Latin Name: Commiphora myrrha
Common Name: Myrrh (aka Hirabol Myrrh, Common Myrrh, Myrrha)
Botanical Name: Commiphora myrrha
Botany: A dried sap from a small tough tiny tree, which grows in Africa and Arabia.
History: In ancient times Myrrh was used as a perfume, incense, and a medicine. Still today Myrrh is used in modern toiletries. Myrrh was also used as an embalming agent, and a fumigant for wine jars before bottling. It is mentioned in the Old Testament and is used in Christian liturgical celebrations.
Plant Part: Resin
Extraction Method: Steam distilled
Cultivation Method: Wildcrafted
Fragrance: Balsamic, sharp, spicy, warm, earthy, woodsy
Color of Oil: Golden yellow to brown
Note: Base Note
Blends well with: Clove, Cypress, Frankincense, Galbanum, Geranium, Juniper, Lavender, Mandarin, Orange, Palmarosa, Patchouli, Peppermint, Pine, Rose, Rosewood, Sandalwood, Spearmint, Tea Tree, Thyme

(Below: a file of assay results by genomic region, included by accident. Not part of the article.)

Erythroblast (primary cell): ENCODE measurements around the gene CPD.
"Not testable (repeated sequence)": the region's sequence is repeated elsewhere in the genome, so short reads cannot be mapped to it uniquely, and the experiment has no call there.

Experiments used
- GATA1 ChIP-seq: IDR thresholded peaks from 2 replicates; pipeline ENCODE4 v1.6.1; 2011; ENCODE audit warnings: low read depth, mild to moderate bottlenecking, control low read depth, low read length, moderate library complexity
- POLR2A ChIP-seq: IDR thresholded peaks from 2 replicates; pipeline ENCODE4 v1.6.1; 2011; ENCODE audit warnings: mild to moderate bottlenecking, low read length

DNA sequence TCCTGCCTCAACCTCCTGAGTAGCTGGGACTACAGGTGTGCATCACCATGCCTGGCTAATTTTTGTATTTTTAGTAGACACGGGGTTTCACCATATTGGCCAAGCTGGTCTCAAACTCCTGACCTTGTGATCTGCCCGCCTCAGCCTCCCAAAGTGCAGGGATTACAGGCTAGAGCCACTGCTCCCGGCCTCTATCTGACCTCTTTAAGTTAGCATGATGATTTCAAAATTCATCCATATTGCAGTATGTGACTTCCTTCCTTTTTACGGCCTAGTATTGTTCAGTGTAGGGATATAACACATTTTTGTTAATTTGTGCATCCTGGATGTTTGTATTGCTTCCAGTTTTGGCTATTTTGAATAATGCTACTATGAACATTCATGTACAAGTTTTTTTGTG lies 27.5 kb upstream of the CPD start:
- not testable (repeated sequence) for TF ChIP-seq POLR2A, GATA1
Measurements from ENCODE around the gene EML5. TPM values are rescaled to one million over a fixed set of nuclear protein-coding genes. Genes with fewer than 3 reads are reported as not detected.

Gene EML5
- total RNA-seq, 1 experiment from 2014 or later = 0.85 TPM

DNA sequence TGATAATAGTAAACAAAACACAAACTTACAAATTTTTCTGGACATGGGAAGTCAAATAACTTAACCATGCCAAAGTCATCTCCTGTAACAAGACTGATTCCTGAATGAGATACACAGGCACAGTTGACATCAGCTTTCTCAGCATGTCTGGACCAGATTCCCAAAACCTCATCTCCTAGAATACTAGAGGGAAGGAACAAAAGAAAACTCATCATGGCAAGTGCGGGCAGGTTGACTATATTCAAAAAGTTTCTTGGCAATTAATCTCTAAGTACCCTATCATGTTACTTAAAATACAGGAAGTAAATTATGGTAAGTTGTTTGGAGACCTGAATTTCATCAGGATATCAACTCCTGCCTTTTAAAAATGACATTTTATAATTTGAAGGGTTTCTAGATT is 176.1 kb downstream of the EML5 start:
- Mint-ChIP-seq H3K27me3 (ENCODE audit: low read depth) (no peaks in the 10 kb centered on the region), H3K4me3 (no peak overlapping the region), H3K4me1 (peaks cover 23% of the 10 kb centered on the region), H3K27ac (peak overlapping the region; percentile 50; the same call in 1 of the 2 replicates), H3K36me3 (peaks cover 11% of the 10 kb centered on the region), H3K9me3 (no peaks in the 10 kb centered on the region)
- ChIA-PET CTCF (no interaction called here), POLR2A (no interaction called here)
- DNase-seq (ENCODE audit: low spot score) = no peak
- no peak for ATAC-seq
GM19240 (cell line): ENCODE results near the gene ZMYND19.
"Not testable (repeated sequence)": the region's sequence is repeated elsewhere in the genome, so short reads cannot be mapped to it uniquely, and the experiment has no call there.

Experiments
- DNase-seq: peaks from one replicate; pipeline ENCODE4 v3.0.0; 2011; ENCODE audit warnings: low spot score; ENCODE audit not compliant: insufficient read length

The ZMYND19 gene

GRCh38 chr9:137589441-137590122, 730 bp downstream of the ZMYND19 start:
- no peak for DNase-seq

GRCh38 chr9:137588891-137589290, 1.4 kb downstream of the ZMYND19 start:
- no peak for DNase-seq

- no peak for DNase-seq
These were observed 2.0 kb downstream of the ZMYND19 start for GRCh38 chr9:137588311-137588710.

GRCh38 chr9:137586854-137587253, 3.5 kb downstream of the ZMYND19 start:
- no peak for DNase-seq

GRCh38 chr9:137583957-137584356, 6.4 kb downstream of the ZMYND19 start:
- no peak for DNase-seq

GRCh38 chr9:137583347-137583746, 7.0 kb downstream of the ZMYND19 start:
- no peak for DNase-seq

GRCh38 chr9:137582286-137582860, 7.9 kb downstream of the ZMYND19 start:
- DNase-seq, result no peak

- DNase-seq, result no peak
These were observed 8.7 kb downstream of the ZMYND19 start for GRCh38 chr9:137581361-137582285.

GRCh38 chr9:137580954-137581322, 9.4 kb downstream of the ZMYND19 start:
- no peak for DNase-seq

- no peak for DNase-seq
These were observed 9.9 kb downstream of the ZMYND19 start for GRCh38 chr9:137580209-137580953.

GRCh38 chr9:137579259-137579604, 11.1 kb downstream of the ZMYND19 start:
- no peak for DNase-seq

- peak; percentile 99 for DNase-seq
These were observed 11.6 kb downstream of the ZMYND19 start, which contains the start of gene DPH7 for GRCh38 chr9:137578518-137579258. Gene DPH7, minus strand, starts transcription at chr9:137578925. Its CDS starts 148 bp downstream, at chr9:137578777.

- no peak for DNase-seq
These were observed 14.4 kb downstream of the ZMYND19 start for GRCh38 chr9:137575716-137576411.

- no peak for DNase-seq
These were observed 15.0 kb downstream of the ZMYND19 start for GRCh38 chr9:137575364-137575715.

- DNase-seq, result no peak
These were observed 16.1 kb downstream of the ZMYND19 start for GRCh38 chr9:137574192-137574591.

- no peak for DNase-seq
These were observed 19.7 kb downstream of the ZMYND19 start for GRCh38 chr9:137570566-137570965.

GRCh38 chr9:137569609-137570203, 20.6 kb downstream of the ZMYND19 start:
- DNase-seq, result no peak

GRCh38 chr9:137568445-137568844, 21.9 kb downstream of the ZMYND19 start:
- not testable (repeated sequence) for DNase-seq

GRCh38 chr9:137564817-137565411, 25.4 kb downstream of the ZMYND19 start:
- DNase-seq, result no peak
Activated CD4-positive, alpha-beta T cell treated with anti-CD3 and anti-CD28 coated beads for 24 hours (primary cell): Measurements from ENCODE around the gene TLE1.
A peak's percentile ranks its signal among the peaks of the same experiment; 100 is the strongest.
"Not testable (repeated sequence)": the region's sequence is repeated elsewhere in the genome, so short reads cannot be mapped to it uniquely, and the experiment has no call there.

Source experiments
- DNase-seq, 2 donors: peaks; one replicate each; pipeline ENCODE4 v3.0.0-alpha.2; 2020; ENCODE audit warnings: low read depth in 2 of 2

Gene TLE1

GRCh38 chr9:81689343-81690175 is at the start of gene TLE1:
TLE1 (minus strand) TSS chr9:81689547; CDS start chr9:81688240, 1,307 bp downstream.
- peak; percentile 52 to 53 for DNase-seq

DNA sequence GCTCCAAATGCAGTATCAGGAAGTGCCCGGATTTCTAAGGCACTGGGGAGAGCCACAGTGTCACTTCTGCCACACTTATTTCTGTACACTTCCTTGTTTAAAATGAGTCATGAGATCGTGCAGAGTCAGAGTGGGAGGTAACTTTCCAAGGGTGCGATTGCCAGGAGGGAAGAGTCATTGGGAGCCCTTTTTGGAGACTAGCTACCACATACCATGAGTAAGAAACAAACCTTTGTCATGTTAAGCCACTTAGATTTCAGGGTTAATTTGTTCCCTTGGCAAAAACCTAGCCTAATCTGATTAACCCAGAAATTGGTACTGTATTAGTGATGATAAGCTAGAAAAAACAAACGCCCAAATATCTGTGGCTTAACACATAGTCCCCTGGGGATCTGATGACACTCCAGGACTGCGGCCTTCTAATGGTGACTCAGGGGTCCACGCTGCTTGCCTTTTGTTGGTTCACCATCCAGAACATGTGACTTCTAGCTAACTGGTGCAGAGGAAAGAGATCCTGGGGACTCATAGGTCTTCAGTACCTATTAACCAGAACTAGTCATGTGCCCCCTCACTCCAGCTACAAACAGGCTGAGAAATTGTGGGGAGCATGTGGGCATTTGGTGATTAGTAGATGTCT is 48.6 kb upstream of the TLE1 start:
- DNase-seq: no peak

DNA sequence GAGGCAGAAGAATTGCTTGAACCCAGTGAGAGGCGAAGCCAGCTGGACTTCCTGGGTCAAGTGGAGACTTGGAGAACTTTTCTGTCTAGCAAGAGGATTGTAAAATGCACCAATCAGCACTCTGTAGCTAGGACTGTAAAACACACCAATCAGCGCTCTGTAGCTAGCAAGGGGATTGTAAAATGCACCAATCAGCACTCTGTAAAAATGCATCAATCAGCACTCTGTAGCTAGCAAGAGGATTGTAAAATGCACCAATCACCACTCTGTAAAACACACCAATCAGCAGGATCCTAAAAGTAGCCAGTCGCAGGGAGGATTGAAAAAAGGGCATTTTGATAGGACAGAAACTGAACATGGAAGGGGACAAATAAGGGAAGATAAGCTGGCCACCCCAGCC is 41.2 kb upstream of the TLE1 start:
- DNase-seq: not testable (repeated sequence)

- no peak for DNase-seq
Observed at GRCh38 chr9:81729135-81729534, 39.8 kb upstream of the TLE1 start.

Therapeutic Benefits - Mind: Myrrh lifts feelings of weakness and apathy. It also is cooling, clearing, grounding and rejuvenating.
Therapeutic Benefits - Body: Myrrh is antiseptic, astringent, anti-infectious, and anti-inflammatory. It is revitalizing for aging, cracked skin and wrinkles. Myrrh can be used for abrasions, boils, skin ulcers, dandruff, weeping eczema, athlete’s foot, varicose veins, scars, wounds and cracked heels. Myrrh is especially good for oral hygiene issues such as gingivitis, gum disorders and mouth ulcers. It also works well as an expectorant for colds, coughs, and chest infections.
Therapeutic Benefits - Spirit: Myrrh opens the base chakra and allows a person to surrender to blessing. Myrrh helps release deep seated trauma and improve self-esteem.
Chemical Constituents: benzofuran, cadinene, curzerene, elemene
Common Adulterants: Refined myrrh
Application Method: Dilute 10 drops in 1 oz carrier oil, massage oil, or lotion and apply to skin or bath. Use 4 drops in 2 cups of hot water for a steam.
Warnings: Avoid during pregnancy.
Color Energy: Red - Stimulating